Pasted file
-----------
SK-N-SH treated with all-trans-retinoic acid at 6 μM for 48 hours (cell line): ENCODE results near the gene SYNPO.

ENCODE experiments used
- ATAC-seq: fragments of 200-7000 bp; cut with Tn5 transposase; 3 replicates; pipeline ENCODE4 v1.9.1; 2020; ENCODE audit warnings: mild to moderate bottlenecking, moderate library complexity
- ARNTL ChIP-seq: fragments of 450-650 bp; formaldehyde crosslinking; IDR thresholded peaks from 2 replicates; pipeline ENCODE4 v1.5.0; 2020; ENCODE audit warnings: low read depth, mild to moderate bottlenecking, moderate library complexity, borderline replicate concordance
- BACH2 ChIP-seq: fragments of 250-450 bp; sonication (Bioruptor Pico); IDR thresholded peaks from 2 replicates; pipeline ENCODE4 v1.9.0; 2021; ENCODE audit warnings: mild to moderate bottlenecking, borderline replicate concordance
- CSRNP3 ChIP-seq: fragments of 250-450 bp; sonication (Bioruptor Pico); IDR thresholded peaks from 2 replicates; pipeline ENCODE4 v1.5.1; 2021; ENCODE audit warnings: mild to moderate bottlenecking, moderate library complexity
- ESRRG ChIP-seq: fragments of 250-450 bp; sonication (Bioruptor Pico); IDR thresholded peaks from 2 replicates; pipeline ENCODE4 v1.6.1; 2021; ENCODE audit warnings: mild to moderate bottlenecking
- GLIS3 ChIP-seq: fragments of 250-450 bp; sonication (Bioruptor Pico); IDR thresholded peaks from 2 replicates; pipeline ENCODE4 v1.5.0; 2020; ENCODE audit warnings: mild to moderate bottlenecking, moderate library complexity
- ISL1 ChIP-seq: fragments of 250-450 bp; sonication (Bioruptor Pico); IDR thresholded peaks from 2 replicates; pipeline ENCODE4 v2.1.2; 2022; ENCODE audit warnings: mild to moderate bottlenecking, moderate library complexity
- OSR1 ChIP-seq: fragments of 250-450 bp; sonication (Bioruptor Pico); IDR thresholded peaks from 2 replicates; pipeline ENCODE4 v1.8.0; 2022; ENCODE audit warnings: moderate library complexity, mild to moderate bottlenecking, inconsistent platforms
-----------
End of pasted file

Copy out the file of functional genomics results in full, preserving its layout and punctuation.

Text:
SK-N-SH treated with all-trans-retinoic acid at 6 μM for 48 hours (cell line): ENCODE results near the gene SYNPO.

ENCODE experiments used
- ATAC-seq: fragments of 200-7000 bp; cut with Tn5 transposase; 3 replicates; pipeline ENCODE4 v1.9.1; 2020; ENCODE audit warnings: mild to moderate bottlenecking, moderate library complexity
- ARNTL ChIP-seq: fragments of 450-650 bp; formaldehyde crosslinking; IDR thresholded peaks from 2 replicates; pipeline ENCODE4 v1.5.0; 2020; ENCODE audit warnings: low read depth, mild to moderate bottlenecking, moderate library complexity, borderline replicate concordance
- BACH2 ChIP-seq: fragments of 250-450 bp; sonication (Bioruptor Pico); IDR thresholded peaks from 2 replicates; pipeline ENCODE4 v1.9.0; 2021; ENCODE audit warnings: mild to moderate bottlenecking, borderline replicate concordance
- CSRNP3 ChIP-seq: fragments of 250-450 bp; sonication (Bioruptor Pico); IDR thresholded peaks from 2 replicates; pipeline ENCODE4 v1.5.1; 2021; ENCODE audit warnings: mild to moderate bottlenecking, moderate library complexity
- ESRRG ChIP-seq: fragments of 250-450 bp; sonication (Bioruptor Pico); IDR thresholded peaks from 2 replicates; pipeline ENCODE4 v1.6.1; 2021; ENCODE audit warnings: mild to moderate bottlenecking
- GLIS3 ChIP-seq: fragments of 250-450 bp; sonication (Bioruptor Pico); IDR thresholded peaks from 2 replicates; pipeline ENCODE4 v1.5.0; 2020; ENCODE audit warnings: mild to moderate bottlenecking, moderate library complexity
- ISL1 ChIP-seq: fragments of 250-450 bp; sonication (Bioruptor Pico); IDR thresholded peaks from 2 replicates; pipeline ENCODE4 v2.1.2; 2022; ENCODE audit warnings: mild to moderate bottlenecking, moderate library complexity
- OSR1 ChIP-seq: fragments of 250-450 bp; sonication (Bioruptor Pico); IDR thresholded peaks from 2 replicates; pipeline ENCODE4 v1.8.0; 2022; ENCODE audit warnings: moderate library complexity, mild to moderate bottlenecking, inconsistent platforms